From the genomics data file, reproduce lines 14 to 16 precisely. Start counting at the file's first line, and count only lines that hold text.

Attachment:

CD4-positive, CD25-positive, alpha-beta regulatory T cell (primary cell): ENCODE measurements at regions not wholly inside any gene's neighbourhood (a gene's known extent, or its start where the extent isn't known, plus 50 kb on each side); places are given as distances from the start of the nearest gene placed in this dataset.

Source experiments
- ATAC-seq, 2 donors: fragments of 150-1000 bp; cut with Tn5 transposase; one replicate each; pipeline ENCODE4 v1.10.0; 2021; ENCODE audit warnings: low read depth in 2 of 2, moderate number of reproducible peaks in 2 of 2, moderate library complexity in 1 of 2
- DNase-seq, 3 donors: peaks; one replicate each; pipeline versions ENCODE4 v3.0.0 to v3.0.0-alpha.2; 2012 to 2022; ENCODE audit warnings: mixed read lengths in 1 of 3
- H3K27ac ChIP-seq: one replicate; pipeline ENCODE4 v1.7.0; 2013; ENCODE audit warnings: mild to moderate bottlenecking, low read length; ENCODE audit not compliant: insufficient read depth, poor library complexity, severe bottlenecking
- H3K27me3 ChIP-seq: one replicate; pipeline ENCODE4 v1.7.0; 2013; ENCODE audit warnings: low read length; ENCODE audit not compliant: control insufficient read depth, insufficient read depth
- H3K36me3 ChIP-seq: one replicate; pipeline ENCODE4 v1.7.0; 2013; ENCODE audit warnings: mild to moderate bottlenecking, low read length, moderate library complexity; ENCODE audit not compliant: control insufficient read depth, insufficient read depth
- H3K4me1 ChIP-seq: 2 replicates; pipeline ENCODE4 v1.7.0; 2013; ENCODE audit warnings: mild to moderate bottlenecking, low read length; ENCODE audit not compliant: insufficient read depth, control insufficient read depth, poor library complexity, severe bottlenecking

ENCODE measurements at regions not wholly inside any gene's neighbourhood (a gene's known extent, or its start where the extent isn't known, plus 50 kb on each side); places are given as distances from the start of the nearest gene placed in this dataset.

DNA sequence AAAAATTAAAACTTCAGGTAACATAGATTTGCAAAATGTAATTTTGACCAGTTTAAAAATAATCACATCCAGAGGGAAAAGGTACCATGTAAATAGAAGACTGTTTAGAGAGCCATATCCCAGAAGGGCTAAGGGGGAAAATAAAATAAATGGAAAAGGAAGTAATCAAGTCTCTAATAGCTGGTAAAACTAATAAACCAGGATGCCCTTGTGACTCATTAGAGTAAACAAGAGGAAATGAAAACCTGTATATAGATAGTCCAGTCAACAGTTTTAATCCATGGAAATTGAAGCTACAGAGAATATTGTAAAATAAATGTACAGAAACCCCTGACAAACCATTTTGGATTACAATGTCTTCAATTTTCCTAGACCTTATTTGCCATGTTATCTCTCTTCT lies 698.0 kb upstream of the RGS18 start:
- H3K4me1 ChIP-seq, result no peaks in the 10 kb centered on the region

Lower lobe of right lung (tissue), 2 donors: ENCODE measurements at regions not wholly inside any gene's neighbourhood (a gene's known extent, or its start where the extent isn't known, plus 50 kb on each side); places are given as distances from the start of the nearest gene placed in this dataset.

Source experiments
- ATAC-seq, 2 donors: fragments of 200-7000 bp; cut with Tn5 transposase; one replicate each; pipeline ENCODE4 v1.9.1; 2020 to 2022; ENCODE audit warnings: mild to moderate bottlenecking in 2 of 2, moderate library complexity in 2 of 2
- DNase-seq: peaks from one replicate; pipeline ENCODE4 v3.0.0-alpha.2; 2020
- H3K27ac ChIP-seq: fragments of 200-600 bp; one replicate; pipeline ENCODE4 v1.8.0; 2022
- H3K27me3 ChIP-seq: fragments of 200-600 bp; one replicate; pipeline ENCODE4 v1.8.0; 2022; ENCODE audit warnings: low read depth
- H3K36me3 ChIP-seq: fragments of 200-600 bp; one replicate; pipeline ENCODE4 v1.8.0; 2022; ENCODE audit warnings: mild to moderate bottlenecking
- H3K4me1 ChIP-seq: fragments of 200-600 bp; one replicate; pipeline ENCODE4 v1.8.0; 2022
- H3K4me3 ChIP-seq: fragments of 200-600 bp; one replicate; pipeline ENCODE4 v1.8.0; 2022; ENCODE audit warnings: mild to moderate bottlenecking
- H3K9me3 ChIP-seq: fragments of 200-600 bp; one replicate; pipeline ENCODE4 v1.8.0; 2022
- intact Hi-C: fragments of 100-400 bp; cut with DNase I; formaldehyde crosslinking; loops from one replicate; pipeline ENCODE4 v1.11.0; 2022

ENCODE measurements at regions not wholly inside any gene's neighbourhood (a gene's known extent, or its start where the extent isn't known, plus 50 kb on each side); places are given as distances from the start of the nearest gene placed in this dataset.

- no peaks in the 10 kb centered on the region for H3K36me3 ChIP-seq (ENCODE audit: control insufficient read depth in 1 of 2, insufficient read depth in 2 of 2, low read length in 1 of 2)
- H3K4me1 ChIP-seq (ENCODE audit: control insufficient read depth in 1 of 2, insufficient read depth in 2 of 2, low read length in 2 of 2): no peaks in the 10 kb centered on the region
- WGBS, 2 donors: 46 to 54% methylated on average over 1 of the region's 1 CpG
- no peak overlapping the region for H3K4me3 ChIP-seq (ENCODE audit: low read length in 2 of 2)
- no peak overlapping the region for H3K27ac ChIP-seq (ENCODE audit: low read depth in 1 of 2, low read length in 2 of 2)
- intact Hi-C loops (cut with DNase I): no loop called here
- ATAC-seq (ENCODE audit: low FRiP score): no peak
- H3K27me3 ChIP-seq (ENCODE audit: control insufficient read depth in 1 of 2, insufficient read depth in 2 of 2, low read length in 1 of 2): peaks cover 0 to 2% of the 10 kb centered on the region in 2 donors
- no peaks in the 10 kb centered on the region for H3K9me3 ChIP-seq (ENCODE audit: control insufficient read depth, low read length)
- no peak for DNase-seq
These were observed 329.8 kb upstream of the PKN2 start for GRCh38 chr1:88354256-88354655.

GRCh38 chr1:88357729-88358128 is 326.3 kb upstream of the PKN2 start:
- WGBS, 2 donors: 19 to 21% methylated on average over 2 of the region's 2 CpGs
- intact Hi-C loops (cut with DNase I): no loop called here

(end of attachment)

- ATAC-seq, 2 donors: fragments of 200-7000 bp; cut with Tn5 transposase; one replicate each; pipeline ENCODE4 v1.9.1; 2020 to 2022; ENCODE audit warnings: mild to moderate bottlenecking in 2 of 2, moderate library complexity in 2 of 2
- DNase-seq: peaks from one replicate; pipeline ENCODE4 v3.0.0-alpha.2; 2020
- H3K27ac ChIP-seq: fragments of 200-600 bp; one replicate; pipeline ENCODE4 v1.8.0; 2022